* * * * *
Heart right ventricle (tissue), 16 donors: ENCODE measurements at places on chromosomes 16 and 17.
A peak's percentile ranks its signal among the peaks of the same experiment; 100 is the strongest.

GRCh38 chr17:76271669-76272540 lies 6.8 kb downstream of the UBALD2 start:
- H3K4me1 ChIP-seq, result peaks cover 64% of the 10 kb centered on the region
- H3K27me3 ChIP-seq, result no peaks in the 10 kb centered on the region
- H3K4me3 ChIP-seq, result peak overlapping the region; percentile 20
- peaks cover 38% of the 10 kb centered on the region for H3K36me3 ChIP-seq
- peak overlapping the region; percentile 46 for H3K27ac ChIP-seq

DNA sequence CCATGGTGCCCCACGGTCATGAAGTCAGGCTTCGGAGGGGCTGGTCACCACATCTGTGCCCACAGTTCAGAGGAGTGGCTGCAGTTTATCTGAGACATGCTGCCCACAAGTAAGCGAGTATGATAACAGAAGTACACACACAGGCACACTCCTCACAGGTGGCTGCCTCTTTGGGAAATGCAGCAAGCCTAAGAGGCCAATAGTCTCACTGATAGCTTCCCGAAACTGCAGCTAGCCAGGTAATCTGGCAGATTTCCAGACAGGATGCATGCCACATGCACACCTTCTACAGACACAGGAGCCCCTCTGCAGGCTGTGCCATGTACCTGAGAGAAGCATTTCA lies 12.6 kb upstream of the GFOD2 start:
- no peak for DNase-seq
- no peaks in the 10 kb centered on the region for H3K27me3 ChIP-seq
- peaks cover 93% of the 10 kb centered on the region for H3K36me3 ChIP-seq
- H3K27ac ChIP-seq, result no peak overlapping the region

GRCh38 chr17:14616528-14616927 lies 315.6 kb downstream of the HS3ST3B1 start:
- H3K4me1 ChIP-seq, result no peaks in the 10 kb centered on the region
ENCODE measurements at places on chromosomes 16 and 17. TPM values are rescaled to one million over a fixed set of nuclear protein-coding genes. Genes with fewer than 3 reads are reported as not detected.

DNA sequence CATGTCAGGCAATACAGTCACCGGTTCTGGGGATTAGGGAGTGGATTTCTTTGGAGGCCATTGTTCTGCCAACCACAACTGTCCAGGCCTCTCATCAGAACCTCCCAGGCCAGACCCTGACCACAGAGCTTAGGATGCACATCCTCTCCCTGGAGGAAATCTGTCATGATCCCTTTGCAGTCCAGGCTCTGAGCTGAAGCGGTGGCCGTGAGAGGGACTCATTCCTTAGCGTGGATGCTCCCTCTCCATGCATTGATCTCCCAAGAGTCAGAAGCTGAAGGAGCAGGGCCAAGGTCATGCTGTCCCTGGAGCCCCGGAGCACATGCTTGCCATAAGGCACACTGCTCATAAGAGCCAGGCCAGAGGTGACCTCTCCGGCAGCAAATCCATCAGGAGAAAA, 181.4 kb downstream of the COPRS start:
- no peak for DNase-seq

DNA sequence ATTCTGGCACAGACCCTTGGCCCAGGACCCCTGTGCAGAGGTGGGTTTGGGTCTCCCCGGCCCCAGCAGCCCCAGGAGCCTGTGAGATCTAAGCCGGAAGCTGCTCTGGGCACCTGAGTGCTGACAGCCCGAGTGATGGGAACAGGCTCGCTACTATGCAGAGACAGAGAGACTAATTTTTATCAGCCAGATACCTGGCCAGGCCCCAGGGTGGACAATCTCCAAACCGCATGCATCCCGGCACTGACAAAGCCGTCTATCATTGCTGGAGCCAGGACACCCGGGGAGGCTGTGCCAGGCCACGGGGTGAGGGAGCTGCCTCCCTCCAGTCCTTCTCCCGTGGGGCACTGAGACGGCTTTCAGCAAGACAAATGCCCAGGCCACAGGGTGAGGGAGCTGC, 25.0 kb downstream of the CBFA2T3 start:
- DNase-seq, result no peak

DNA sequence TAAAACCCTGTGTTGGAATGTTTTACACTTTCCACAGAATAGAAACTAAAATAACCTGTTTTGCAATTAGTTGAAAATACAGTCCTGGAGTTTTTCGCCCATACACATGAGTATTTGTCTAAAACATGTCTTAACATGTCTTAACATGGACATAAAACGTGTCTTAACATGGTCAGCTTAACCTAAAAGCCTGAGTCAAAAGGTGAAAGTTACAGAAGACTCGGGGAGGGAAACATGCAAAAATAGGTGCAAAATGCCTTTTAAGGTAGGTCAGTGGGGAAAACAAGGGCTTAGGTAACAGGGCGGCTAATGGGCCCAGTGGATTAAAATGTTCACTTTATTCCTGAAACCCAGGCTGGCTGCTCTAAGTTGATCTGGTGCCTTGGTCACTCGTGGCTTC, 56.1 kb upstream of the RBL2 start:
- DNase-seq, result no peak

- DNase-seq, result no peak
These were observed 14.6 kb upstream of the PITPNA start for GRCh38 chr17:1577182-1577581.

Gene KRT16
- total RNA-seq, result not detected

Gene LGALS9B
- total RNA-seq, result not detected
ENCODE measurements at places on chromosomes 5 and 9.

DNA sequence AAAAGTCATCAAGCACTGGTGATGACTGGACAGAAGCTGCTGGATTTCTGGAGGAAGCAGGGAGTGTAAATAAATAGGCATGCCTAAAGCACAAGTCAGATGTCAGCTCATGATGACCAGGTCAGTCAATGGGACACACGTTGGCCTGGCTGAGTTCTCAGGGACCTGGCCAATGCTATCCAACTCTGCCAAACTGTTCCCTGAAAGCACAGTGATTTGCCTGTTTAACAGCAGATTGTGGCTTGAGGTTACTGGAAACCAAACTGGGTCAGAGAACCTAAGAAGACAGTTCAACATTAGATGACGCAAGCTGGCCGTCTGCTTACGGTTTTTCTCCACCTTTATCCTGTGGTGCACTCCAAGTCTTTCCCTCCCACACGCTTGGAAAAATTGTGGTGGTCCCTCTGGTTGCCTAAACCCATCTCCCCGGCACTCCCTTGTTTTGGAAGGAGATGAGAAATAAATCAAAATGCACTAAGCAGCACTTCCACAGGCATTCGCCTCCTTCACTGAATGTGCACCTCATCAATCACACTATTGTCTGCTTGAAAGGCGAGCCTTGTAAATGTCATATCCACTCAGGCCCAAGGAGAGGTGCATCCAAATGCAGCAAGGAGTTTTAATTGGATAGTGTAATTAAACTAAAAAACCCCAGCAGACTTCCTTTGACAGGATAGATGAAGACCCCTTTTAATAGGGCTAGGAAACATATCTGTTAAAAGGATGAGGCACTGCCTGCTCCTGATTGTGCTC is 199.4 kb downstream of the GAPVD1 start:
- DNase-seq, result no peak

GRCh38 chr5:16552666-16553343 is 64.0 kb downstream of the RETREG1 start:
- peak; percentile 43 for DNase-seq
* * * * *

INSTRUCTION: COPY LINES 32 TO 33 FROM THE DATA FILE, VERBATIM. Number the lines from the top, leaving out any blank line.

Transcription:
GRCh38 chr5:16552666-16553343 is 64.0 kb downstream of the RETREG1 start:
- peak; percentile 43 for DNase-seq